The state of Washington has agreed to settle a wrongful death lawsuit filed by the families of several individuals who were killed by Isaac Zamora, a mentally-ill man who went on a shooting spree in 2008 that killed six people, including a sheriff’s deputy.
According to news reports, the 29-year-old Zamora was described by his family as a mentally disturbed man with a history of violent offenses. Zamora began a deadly rampage in the town of Alger, Washington in Skagit County where he killed Anne Jackson, a sheriff’s deputy who was responding to a disturbance call at the Zamora family residence.
After killing Jackson and another unidentified victim during a confrontation at the residence, Zamora left and killed two construction workers and another man at a house nearby the original scene of the confrontation. Finally, Zamora fled in a vehicle down Interstate 5.
After a lengthy police chase, Zamora ended up at a rest stop where he inexplicably killed another innocent motorist. In all, the episode lasted two and a half hours and left six people dead and at least four more wounded.
Additional Details Reveal Department of Corrections Liability
Reports regarding Zamora’s rampage revealed that he had been released by the state Department of Corrections (DOC) shortly before the killings after serving time for a felony drug conviction. When the DOC released Zamora, he was mistakenly classified as a nonviolent offender, despite the fact that his family considered him mentally disturbed and violent.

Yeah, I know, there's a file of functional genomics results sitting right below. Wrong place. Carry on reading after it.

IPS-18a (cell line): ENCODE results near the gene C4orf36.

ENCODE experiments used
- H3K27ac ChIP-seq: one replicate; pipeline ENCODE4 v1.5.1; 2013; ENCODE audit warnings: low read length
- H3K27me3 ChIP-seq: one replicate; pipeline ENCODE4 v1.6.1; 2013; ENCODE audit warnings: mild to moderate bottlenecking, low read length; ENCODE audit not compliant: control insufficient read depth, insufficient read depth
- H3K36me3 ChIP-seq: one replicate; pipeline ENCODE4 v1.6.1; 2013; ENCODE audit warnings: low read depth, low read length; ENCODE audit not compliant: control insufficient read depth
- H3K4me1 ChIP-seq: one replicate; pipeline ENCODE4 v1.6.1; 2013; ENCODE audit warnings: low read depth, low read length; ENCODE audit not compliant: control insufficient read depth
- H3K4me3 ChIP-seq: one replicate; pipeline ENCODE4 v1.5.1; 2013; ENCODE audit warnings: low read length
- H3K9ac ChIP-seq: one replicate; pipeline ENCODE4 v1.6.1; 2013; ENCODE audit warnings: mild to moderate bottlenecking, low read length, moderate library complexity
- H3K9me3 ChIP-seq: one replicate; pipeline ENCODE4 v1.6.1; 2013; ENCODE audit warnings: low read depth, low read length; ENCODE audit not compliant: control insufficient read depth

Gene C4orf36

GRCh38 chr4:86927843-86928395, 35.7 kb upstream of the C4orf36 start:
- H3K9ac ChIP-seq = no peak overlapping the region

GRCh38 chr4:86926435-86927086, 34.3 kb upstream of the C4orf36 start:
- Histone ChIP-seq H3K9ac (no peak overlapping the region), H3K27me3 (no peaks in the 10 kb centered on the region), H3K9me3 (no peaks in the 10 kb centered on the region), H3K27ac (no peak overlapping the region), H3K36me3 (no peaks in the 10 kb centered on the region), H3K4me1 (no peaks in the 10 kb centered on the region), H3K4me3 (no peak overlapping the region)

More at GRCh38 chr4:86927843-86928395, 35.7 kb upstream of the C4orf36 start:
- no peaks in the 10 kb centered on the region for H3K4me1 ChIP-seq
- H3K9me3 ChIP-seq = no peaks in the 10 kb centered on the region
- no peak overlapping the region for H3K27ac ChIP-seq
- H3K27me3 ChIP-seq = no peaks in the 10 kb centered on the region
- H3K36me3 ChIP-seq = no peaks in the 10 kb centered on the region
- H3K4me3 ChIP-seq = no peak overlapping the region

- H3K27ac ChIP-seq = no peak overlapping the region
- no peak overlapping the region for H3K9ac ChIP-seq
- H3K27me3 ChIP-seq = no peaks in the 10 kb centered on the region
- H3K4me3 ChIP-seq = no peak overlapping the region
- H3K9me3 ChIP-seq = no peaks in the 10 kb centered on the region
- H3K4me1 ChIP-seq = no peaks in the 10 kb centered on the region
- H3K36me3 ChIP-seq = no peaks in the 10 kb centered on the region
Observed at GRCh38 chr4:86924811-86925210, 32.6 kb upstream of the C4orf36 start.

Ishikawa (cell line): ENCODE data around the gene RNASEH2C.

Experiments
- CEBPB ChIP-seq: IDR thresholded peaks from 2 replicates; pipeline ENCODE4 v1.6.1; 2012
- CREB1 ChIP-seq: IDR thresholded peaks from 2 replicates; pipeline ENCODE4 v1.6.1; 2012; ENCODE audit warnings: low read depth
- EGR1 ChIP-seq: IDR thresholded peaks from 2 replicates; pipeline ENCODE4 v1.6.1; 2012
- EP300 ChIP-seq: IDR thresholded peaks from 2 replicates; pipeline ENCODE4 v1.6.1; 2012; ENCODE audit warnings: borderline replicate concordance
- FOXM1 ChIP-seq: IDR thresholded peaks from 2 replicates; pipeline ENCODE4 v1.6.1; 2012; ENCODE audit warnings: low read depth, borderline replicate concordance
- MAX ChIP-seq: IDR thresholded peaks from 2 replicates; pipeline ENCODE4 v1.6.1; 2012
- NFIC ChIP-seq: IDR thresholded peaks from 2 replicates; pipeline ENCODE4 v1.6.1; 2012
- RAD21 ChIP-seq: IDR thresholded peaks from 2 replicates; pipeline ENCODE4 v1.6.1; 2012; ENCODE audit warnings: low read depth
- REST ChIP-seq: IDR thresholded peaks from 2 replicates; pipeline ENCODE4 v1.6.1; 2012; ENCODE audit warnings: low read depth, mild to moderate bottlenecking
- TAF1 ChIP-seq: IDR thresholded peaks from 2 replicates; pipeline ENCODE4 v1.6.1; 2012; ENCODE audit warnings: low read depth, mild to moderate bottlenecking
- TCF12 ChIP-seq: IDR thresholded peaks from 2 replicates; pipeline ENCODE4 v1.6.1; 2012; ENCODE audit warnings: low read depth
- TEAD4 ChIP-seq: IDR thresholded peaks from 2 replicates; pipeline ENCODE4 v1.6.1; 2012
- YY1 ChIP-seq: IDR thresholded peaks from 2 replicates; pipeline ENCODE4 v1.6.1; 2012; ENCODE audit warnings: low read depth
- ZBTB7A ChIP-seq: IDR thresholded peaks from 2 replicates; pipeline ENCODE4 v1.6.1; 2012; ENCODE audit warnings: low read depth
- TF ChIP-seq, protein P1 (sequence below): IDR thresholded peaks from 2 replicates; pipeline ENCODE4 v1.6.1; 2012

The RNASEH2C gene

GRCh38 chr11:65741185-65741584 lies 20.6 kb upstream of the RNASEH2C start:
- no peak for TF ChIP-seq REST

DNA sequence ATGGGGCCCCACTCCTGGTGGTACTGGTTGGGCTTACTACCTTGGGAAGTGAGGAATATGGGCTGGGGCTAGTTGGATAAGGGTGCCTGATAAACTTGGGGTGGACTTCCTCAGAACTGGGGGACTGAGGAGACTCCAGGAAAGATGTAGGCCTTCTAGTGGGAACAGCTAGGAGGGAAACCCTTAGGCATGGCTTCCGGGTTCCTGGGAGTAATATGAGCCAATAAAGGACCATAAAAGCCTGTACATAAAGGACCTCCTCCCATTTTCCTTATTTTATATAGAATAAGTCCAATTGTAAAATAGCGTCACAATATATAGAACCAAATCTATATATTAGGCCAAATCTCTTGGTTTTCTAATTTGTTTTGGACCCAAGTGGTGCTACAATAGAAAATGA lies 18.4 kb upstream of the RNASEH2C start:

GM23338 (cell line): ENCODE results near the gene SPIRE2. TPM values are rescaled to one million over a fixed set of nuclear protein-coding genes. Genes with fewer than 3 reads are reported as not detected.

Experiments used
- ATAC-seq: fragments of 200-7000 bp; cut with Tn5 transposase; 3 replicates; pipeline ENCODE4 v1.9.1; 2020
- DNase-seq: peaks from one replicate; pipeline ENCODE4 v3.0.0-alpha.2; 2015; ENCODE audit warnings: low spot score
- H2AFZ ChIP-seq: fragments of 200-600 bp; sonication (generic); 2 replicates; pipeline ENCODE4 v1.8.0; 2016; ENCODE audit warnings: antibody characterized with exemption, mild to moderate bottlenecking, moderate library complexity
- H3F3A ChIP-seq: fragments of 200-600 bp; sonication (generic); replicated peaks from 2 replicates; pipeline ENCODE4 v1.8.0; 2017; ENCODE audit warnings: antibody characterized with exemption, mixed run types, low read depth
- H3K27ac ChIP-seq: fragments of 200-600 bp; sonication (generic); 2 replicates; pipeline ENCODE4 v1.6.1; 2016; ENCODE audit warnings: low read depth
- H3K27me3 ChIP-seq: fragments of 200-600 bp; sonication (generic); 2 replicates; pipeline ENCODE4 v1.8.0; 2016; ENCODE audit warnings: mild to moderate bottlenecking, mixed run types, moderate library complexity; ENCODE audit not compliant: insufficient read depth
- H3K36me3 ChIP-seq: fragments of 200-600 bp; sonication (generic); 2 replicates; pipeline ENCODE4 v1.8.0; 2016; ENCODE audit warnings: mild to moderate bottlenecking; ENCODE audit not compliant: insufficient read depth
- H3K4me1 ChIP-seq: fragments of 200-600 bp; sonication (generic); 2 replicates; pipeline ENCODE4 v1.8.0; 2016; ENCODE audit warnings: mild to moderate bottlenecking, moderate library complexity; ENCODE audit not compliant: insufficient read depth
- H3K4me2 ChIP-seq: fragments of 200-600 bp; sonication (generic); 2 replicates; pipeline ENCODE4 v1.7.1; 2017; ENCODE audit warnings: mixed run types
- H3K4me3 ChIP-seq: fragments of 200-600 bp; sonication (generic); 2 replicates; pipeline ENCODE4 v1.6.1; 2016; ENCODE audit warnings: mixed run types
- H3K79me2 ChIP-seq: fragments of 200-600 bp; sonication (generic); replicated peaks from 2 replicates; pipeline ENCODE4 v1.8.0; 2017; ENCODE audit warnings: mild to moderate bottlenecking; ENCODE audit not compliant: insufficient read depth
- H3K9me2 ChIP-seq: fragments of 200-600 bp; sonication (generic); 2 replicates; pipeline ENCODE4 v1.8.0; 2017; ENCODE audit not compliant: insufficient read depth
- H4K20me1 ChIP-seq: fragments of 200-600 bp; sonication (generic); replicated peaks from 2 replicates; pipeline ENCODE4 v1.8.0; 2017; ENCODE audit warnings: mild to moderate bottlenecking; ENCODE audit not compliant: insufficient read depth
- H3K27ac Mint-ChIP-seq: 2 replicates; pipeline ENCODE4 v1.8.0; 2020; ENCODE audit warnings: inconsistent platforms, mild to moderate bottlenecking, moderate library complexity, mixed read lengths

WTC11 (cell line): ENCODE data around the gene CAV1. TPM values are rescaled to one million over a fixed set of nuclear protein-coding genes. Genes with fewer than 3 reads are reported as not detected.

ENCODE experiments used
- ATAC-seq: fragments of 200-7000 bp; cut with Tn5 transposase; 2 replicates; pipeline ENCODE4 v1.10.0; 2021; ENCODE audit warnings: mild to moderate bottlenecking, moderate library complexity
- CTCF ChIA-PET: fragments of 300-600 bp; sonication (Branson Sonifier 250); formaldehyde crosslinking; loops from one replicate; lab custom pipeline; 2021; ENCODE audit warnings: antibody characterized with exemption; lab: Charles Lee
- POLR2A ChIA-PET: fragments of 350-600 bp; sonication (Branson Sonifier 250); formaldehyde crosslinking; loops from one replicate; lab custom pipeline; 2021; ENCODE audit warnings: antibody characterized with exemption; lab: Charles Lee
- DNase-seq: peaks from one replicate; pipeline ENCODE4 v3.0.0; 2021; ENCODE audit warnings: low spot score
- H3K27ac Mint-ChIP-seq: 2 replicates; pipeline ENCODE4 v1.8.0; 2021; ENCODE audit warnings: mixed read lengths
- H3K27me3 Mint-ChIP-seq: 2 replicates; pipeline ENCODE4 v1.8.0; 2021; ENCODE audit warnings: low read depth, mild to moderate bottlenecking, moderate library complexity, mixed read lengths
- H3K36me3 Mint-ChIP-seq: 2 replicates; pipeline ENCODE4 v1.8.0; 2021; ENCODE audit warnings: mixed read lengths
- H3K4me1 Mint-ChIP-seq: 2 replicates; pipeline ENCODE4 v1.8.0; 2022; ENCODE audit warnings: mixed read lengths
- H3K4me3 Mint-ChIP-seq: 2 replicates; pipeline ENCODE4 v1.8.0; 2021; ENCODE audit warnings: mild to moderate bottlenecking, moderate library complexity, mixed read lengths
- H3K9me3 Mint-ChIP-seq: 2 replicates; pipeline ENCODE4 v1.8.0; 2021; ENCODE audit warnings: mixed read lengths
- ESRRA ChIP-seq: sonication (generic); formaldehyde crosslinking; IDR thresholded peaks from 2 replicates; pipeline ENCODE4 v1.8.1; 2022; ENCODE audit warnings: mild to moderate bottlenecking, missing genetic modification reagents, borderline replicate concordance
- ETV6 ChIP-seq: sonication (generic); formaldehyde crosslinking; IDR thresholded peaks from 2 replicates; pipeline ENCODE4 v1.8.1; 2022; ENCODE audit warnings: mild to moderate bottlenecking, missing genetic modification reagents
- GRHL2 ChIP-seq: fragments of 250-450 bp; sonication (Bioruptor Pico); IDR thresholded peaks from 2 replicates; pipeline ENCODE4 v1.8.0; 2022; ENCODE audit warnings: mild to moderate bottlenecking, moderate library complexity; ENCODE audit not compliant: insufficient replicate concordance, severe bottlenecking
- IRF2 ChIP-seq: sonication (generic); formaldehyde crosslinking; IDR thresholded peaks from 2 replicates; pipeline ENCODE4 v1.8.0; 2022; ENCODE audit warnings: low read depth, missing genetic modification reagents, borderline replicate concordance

According to a statement from a representative for the plaintiffs, “Under the DOC risk assessment standards, Zamora was supposed to be under supervision by the Department of Corrections as a mentally ill, high-violent offender – the most likely to reoffend. Unfortunately, he was misclassified by the DOC and then the DOC officer assigned to his case failed to follow DOC directives, and failed to supervise.”
In November 2009, Zamora was tried for his crimes and pleaded guilty to 18 counts, including aggravated murder. He was sentenced to life in confinement, and was initially confined to the Western State Hospital for the mentally ill before being transferred to a state prison in 2012.
DOC Lawsuits Regarding Offender Classification
The circumstances regarding the Zamora case are quite similar to another wrongful death case involving the DOC’s misclassification of potentially violent offenders, which was handled by Davis Law Group, P.S. In that case, a violent offender by the name of Virginia Christine Ramsey was involved in a high-speed chase with police before crashing into a vehicle with three innocent civilians inside. One of the passengers in that car was killed by the impact of the crash, while his girlfriend suffered a traumatic brain injury.
It was later discovered that Ramsey was under the supervision of the DOC at the time and that there had actually been a warrant issued for her arrest. Despite concrete knowledge of where Ramsey was, the DOC failed to apprehend her and therefore allowed her to roam the streets free and cause the unfortunate accident that killed Doug Simmons.
These two cases are prime examples of the responsibility that entities such as the state Department of Corrections have and their duty to protect innocent civilians from violent offenders.